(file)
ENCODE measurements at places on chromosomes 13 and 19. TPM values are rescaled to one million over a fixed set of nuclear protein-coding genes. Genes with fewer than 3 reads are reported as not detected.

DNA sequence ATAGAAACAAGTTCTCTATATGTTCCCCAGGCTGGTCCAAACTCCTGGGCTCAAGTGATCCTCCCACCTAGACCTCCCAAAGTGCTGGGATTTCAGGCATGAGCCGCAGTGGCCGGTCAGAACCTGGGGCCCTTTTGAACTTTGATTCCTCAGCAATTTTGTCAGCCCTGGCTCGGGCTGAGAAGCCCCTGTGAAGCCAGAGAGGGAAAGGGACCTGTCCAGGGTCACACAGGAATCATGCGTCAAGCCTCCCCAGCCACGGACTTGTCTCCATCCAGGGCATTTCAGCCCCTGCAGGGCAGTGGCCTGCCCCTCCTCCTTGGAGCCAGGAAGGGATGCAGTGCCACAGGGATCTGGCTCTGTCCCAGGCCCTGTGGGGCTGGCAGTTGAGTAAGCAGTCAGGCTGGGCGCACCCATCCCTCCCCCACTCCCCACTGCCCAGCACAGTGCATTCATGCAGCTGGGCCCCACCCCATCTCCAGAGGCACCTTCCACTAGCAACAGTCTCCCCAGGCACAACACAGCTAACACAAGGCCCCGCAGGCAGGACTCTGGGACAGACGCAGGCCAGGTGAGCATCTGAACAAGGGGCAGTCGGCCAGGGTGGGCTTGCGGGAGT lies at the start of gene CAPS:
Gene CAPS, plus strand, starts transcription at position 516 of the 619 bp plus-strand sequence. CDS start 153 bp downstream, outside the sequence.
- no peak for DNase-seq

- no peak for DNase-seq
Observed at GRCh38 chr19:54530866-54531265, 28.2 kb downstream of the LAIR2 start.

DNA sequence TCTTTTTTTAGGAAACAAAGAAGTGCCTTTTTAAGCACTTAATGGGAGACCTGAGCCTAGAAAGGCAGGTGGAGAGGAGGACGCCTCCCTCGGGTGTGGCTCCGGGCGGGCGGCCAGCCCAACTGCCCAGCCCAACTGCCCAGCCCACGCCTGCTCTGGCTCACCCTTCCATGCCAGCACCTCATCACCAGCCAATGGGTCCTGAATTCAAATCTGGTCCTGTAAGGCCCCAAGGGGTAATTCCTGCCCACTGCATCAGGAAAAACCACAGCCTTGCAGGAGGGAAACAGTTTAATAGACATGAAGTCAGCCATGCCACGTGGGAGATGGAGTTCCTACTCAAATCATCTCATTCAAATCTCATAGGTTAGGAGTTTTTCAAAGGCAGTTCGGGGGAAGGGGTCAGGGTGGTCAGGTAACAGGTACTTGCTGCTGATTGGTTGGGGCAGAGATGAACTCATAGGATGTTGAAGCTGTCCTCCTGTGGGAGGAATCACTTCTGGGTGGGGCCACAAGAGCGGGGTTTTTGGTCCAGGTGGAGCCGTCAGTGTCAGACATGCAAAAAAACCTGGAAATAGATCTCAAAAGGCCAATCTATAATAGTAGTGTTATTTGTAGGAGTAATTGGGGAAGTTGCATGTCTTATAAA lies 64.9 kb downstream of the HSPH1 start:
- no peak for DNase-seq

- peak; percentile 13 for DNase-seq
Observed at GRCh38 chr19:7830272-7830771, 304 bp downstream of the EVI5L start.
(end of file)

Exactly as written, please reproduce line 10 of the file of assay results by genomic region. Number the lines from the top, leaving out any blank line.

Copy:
Observed at GRCh38 chr19:7830272-7830771, 304 bp downstream of the EVI5L start.